Santo is back in secret agent mode after the team-up with Blue Demon in SANTO AND BLUE DEMON AGAINST DR. FRANKENSTEIN (released the month prior to DR. DEATH's Mexico release in November of 1974). Among its many distinguishable qualities is that it was the fourth of as many Santo pictures dubbed into English (the others being SANTO CONTRA LOS ZOMBIES ['62], SANTO CONTRA LAS MUJERES VAMPIRO ['62], SANTO EN EL MUSEO CERA ['63]). DOCTOR DEATH was also the third of as many co-productions with Spanish companies, the other two being the Colombian lensed spy capers SANTO FACES DEATH (1969) and MYSTERY OF THE BLACK PEARL (1971). 

In the vein of the hugely entertaining OPERATION 67 (1967) and its even more polished sequel, TREASURE OF MONTEZUMA (1968), SANTO VS. DOCTOR DEATH is arguably the most serious of the Santo spy era; and, according to the Silver Masked Man himself, his best picture.

Markedly different from any of the Mexican entries, this one resembles a Euro-cult film in nearly every way. If ever there was a Santo movie to convert European film fans to the wonders of Mexican superhero cinema, it's this one. Granted, any first-timer will find it difficult to take seriously a masked secret agent who wrestles professionally in between missions. The influence of Mexico's patron wrestling Saint cannot be denied. Both Italy and Spain had done their own versions such as the very entertaining SUPERARGO AGAINST DIABOLICUS (1966) and its lesser sequel. 

Lacking the manic, "falls count anywhere" style of the more famous, flamboyant Lucha entries, DR. DEATH bypasses those films overly kid-friendly nature, injecting the genres paradigm with a dose of Euro-sleaze.

Many times the Mexican entries recalled the classical style of fisticuffs found in the cliffhangers of the 30s and 40s-- and with possibly less resources to work with than the serials did. In SANTO VS. DR. DEATH, the action, as well as the entire film, has an identifiable, adult feel. The handling of the action by director Rafael Romero Marchent is arguably the best seen in the entire Santo canon, accompanied by an unmistakable level of professionalism. If only someone had reigned in the script before shooting began.

Director (and co-writer) Marchent is partly to blame for the muddled (even by Lucha standards) screenplay that, if it were an amusing adventure, would feel at home in one of the Masked Man's more chaotic outings. The filmmakers manage to hold it together despite pushing the boundaries of credibility with the convoluted, if gruesome means behind creating the lethal, acid-like substance over a mere painting scam. Unlike dozens of other Santo adventures, the tone is dour and humorless; and unlike some of the others that take an earnest approach to the material, SANTO VS. DR. DEATH easily beats them all with higher than normal production values.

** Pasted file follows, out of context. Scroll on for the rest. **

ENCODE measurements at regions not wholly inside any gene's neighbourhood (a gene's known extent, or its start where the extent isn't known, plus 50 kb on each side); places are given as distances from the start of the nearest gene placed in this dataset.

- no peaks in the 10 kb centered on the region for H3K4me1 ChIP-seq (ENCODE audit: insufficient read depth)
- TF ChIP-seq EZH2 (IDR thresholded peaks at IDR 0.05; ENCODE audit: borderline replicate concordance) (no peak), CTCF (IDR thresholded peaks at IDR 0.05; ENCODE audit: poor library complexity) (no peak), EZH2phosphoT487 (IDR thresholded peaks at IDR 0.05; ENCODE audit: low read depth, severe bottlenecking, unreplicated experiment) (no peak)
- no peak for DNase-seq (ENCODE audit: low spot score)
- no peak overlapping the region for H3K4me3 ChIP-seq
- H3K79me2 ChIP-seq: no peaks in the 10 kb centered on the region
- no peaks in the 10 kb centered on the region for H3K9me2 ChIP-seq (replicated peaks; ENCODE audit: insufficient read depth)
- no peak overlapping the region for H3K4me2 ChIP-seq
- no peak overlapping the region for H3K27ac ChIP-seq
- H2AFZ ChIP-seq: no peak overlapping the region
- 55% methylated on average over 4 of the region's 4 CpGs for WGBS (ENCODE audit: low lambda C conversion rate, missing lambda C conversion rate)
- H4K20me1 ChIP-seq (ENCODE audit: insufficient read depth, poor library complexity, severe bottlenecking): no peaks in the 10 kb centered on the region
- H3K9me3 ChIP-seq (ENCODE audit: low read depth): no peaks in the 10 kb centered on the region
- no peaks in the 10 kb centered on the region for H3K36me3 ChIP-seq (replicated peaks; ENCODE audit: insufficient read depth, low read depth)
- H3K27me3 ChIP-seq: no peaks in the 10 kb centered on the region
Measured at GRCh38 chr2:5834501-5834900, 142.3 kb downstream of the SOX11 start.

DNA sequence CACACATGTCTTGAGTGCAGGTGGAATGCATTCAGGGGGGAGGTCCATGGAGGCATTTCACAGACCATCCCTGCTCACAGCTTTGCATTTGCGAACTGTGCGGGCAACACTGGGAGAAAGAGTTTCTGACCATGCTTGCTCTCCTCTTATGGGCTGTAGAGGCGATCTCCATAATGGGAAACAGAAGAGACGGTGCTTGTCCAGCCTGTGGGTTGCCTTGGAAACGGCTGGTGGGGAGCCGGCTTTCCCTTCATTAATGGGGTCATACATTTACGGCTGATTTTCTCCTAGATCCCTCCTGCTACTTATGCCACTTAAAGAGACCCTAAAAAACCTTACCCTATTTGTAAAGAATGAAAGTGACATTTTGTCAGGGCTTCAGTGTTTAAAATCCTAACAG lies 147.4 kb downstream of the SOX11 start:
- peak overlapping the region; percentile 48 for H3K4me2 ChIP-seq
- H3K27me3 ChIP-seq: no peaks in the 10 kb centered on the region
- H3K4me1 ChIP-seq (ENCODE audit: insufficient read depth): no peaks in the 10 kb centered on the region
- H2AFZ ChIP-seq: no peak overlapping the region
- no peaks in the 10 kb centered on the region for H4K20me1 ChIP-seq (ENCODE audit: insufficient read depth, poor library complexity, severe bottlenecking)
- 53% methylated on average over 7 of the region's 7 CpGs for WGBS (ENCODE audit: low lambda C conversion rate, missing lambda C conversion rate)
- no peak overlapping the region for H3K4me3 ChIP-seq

A familiar name to fans of Euroaters via a string of average western films, Marchent's sole Santo adventure is noticeably more enjoyable than many of his cowboy pictures--GARRINGO (1969) and SARTANA KILLS THEM ALL (1971) being two of the better examples. A shame Marchent didn't direct another Lucha film, or two. Or three.

The closest approximation of DR. DEATH's quality to the Mexican financed Santo's would be the Cardona's back-to-back adventures shot in 1966, OPERATION 67 (1967) and its sequel THE TREASURE OF MONTEZUMA (1968). The differences between them are that the two Cardona movies have a more playful atmosphere versus the dark tone of Marchent's take on the material. Additionally, DR. DEATH feels less like James Bond than the two above-mentioned films that popularized Santo as a combination wrestler and super spy. They are similar in that they both feature Santo teamed up with another agent (here played by the director's brother, Carlos Romero Marchent); yet the playboy attitudes of Santo and his partner of the earlier pictures (there played by Mexican hunk master, Jorge Rivero) is missing in favor of keeping it strictly business.

Aside from the bizarre script, Marchent does manage to capture some exciting, often intense action scenes with the aid of Godofredo Pacheco's camerawork--a photographer who has contributed to a few cult items of interest. Pacheco seems to have had an eye for the Gothic, especially evident during the scenes in Dr. Mann's castle. It serves the film very well in the design of this unique entry in the Santo series.

Pacheco, a Spanish DP, lent his talents to a variety of genres including westerns (Giuseppe Rosati's THOSE DIRTY DOGS [1973], the Bronson oater, CHINO [1973]), war movies (Leon Klimovsky's SEVEN INTO HELL[1968]), horror (Jess Franco's THE AWFUL DR. ORLOF and THE SADISTIC BARON VON KLAUS [both 1962], the Paul Naschy monsterfest ASSIGNMENT TERROR [1970]), and an Italian-Spanish Santo knock-off (SUPERARGO AND THE FACELESS GIANTS [1968]). Pacheco's photographic duties in the Santo arena was among his final credits, passing away at 55 years old in 1974.

While it looks more like a Spanish movie in nearly every department, the Mexican roots are given room to grow in the form of three wrestling matches--one of which is integrated into the plot; said match being one of the handful of assassination attempts on The Holy. Instead of the usual sniper hiding out in the arena, it's Santo's in-ring opponent, who, in this mask vs. mask match, is intent on taking more from Santo than his iconic disguise.

When he's not wrestling, Santo, and often his partner (played by the director's brother, Carlos Marchent), are regularly ambushed by Dr. Mann's killers in fairly well choreographed, hard-hitting, 70s style fights. Lacking the light-hearted nature of the Mexican entries, Santo blesses his fans with things never seen before or after in these rougher edged sequences. The best of these occur during the concluding showdown in and around the castle....